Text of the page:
Sediment spill leads to stop work order in Lake Wylie
York County has told the developer of a Lake Wylie residential project to stop working until environmental problems are fixed.
On July 29, heavy rains spilled currents of sediment from the D.R. Horton site in Lake Wylie. Cypress Pointe, approved in 2015 by York County for 358 homes on 155 acres, is opposite Bonum Road from the Lake Crest subdivision. Both subdivisions are under construction, but Cypress Pointe still has roads to be connected.
Residents along Bonum have for years said at least one of those roads would be a problem, with a connection they didn’t want concerning them with new traffic, but also the potential environmental impact so close to Lake Wylie.
“These neighbors met with county staff repeatedly asking for relief because the contractor’s plans approved by the county were unsound,” said neighbor Ellen Goff, also a Catawba Riverkeeper Foundation board and Lake Wylie Marine Commission member.
Trish Startup, spokesperson for York County, said Tuesday afternoon work has to stop on the construction project until environmental issues are addressed.
“The county has issued a stop work order,” Startup said.
Stop work orders require developments to halt construction until whatever caused the stop work order, in this case environmental compliance failures, are addressed. Sediment retention failures come with at least a 15-day grace period for developers to fix what happened, before any potential fines could be levied.
Fines can vary, but typically aren’t large. They can accumulate if violations linger for long periods.
D.R. Horton won’t have the stop work order lifted, Startup said, “until the offsite sedimentation issues have been resolved and the site is back in compliance.”
Bonum Road resident Connie Miller, a member of the Riverkeeper Foundation and a Lake Wyle Covekeeper, wrote to County Manager Bill Shanahan in July 2017 about the site, stating she was “contacted continuously” by concerned residents for six months about Cypress Pointe and Lake Crest. Lake Crest has had at least two stop work orders. Miller wrote to Shanahan that she looked forward to the day when stormwater and erosion complaints are rare, but that “unfortunately, that day has yet to arrive.”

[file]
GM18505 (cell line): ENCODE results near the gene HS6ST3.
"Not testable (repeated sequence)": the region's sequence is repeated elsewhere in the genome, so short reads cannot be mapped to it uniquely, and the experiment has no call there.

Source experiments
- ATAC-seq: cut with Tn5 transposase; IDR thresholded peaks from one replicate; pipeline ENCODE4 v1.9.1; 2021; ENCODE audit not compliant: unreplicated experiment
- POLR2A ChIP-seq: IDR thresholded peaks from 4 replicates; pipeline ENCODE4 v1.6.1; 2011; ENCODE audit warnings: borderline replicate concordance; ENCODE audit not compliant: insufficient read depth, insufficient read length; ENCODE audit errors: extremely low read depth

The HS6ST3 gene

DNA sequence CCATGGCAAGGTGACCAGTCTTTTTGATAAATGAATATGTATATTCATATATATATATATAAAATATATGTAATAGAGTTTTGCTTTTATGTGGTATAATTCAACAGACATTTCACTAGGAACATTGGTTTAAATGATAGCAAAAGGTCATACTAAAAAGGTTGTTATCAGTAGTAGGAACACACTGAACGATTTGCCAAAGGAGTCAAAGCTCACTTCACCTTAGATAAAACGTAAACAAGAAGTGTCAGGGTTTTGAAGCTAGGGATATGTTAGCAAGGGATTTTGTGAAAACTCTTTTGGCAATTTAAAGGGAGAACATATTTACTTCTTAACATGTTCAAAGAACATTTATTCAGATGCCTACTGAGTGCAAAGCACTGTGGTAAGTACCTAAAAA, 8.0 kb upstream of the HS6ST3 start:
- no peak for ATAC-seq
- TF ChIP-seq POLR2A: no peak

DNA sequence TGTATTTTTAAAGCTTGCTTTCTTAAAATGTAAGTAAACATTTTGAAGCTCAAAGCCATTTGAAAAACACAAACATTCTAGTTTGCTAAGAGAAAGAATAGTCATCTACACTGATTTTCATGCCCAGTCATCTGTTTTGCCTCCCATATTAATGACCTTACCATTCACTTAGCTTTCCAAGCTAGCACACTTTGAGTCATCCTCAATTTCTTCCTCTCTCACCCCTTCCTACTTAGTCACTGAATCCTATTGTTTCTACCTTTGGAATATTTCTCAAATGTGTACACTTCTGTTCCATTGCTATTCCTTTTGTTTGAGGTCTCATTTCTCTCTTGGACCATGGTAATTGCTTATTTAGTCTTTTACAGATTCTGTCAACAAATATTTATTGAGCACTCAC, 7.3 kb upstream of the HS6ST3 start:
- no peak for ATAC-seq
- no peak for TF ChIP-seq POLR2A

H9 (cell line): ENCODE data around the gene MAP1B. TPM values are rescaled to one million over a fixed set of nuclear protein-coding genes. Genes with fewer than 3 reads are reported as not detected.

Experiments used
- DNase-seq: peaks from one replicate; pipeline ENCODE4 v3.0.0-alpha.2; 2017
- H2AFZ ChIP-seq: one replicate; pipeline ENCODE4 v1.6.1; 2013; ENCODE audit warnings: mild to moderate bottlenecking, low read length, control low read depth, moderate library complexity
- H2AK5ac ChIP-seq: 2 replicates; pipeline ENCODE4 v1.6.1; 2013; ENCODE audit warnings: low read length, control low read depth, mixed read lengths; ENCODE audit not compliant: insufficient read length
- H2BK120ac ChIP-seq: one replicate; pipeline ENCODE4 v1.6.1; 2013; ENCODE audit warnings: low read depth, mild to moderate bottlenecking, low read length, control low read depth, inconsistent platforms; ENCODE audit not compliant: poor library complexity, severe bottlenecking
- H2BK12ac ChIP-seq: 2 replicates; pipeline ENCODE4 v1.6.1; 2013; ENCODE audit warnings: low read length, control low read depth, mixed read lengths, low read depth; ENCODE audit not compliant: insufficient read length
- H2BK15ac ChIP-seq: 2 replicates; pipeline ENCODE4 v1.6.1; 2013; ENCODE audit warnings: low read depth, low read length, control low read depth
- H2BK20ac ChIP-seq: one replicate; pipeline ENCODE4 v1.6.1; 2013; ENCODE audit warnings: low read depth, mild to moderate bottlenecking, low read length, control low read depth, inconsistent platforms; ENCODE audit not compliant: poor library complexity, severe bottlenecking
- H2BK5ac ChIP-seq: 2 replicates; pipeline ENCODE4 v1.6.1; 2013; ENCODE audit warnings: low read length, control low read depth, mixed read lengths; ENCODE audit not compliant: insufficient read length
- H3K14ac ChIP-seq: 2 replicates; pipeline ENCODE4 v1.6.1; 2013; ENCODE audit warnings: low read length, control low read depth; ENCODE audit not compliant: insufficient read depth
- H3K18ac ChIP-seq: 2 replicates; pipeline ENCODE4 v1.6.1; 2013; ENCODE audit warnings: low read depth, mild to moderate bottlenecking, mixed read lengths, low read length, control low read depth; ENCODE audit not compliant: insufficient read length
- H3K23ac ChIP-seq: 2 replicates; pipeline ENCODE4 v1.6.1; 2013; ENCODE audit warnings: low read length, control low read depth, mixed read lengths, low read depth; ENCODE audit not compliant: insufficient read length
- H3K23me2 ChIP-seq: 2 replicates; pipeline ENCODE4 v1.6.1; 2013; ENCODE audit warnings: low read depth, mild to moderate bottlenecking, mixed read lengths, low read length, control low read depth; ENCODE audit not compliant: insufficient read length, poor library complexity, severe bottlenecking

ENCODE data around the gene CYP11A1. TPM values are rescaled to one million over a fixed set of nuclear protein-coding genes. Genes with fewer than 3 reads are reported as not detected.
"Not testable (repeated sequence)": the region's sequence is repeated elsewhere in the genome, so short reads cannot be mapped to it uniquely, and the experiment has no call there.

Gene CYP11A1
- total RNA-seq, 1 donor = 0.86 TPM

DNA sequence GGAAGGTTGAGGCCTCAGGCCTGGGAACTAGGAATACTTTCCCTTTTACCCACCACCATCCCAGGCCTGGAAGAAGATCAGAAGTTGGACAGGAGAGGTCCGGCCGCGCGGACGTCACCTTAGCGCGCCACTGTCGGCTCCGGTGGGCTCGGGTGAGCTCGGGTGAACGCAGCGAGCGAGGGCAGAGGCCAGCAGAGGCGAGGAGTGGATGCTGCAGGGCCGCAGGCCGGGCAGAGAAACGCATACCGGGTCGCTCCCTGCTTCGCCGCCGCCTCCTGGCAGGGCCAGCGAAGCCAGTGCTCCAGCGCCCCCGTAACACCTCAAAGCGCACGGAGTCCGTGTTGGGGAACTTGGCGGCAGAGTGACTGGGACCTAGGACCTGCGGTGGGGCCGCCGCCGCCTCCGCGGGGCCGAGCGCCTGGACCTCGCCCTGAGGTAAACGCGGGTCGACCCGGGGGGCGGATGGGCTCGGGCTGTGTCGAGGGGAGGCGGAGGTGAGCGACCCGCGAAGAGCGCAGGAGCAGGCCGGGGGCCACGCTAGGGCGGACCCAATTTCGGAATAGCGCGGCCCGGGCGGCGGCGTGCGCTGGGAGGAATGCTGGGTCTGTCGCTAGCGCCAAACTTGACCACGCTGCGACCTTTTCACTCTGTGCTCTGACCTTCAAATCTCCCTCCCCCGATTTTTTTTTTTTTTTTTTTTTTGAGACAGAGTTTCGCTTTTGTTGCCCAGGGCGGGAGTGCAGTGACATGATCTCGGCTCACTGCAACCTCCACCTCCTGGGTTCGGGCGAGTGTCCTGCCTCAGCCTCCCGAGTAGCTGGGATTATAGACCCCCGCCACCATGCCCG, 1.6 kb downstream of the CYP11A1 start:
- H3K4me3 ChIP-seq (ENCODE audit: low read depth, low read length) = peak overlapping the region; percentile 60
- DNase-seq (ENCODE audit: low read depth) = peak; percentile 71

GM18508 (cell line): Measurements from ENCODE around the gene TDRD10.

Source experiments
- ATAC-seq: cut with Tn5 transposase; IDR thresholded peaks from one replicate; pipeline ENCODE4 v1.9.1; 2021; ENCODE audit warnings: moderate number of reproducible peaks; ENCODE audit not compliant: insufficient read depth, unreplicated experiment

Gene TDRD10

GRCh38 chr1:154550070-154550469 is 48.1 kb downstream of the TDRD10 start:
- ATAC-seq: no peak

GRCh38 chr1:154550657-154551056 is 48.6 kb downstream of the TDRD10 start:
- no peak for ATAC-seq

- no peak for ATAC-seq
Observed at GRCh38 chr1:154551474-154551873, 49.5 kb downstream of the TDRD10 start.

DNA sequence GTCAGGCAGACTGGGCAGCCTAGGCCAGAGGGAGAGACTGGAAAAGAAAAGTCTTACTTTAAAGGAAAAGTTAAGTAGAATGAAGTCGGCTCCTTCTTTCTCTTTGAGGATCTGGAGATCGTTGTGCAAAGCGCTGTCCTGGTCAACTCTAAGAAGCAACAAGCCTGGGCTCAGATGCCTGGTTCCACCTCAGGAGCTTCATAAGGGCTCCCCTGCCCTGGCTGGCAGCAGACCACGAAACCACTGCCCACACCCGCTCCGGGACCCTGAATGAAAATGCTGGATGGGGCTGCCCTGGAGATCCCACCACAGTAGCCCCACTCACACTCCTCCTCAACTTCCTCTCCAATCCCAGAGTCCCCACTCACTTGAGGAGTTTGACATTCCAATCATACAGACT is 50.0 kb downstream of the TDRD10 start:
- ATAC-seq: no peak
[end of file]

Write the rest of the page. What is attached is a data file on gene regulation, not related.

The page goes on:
“The fine amounts are mere pittance to these contractors and developers,” wrote Miller, who last summer shared her letter to Shanahan with the Fort Mill Times. “This is the way development is done in York County and they anticipate that the odds are in their favor that non-compliance will be less expensive than compliance.”
Goff said she and other residents are frustrated.
“My feelings about this entire saga leave me extremely disappointed in our neighbors’ dealings with county staff and members of the county council who would not act to protect this neighborhood from adverse impacts of development and who would not act to protect Lake Wylie from stormwater pollution and sedimentation.”
Goff said Allison Love, a Bonum Road neighbor and current county council representative, has worked tirelessly for more than a year on the issue. But the county as a whole, Goff said, has accomplished little.
“Stormwater and sedimentation pollution are the most critical threats to the health of Lake Wylie,” Goff said. “The pollution is occurring faster than officials can respond to stop it.”
Catawba Riverkeeper Sam Perkins said he gets more environmental complaints from the Bonum Road area than from other spots throughout the Charlotte region. He called the area “one of the worst and most pervasive polluters we’ve ever had” after the July 29 spill.
In an online discussion that spill started on the Riverkeeper Foundation’s Facebook page, Perkins explained why sedimentation is such an important issue beyond lakes and streams filling in and restricting access.
The day after the spill, workers spent time washing roadways in Cypress Pointe. Roads were still covered in mud, sometimes several inches thick. Large chunks of road remain unbuilt, transitioning from asphalt to mud in huge sections. A man who identified himself on site Monday as being in charge of the work declined to comment on what was being done or how long it might take.
According to county code, developers or builders are notified about potential violations and what needs to be done to fix them before a stop work order is issued. Once one is issued, “no further permits, grading or building” can be issued in the property owner’s name “until all violations have been resolved and the stop work order is lifted.”
For now, neighbors will wait to see what will be done.
“York County Council and staff must demonstrate that they are willing to take action now to protect the lake,” Goff said. “Any other response is unacceptable.”